Stopping At START

by Carol Sebastian (August 2017)




Last September 7-8, in Washington DC, a meeting of public health agencies, government, and preparedness organizations met to discuss how to counter “violent extremism.” Content from the “Countering Violent Extremism” workshop demonstrates how the threat of Islamism is minimized by experts studying terrorism, and producing educational materials on it, for the U.S. government. 


Dr. Michael Jensen, a senior researcher representing START (National Consortium for the Study of Terrorism and Responses to Terrorism) presented statistics and analysis on violent extremism at the Washington conference. START is contracted by the Department of Homeland Security to provide research and education, and maintains the PIRUS (Profiles of Individual Radicalization in the United States) database. 


START’s website contends that right-wing extremists are a larger problem than Islamists. The 2016 conference instructed attendees that “countering violent extremism” programs disproportionately address “one end of the spectrum” but that the real threat is “far right wing and white supremacists’ groups.”


To support its thesis, START published a comparison of terror incidents and deaths by Islamists and far-right extremists—using the period September 12, 2001 to December 31, 2014.  START’s chart (printed below) characterizes the Islamist terrorist 9/11 attacks (2,996 deaths) and the far-right terrorist Oklahoma City bombing (168 deaths) as “outlier events,” and they are therefore omitted. START’s outliers vary considerably as to numbers murdered; the 9/11 attack killed nearly 18 persons for every one killed by the Oklahoma City bombing.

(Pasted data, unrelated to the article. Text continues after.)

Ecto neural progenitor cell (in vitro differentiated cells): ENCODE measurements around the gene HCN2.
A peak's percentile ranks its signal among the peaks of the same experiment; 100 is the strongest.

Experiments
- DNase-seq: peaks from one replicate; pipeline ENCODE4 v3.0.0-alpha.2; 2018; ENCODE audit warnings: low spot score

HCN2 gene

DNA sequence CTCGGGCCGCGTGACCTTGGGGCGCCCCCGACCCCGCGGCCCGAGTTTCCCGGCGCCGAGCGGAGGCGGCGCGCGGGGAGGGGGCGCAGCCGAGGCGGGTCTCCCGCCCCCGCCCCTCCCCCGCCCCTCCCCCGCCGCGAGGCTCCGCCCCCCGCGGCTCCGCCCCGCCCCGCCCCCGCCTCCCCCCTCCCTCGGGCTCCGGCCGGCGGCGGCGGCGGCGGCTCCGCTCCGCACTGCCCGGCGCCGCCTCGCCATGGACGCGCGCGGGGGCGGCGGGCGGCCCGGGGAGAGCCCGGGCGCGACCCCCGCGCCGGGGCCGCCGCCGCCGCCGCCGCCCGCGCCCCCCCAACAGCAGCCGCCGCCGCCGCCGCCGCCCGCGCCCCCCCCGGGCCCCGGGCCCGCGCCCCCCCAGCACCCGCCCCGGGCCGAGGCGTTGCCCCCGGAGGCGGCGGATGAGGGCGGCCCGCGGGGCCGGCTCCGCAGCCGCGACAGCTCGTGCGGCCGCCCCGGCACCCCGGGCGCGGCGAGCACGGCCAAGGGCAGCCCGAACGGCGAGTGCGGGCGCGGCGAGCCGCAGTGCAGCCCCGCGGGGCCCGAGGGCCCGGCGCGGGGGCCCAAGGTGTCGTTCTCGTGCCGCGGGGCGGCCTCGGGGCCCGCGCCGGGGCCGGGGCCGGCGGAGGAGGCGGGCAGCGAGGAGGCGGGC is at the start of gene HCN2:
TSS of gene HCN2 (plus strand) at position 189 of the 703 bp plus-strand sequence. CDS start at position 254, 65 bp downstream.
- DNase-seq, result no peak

START’s figures show total far-right extremist deaths totaling 158 from September 12 (9/11 victims are not included) 2001-2016.  During that period Islamists were, according to the START figures, responsible for 119 deaths—three-quarters as many people as the far-right extremists. START’s preliminary data has Islamists responsible for more terror deaths than the far-right in 2015-2016. Yet START asks us to view the main threat as right-wing extremists. 


Though he is concerned that attention to Islamism is disproportionate, Dr. Jensen presented the chart below at the workshop. The Islamist “radicalization over time” (grey segment of the graph) has expanded over time to become about half, and the far-right extremists (red area) diminishes a bit over time.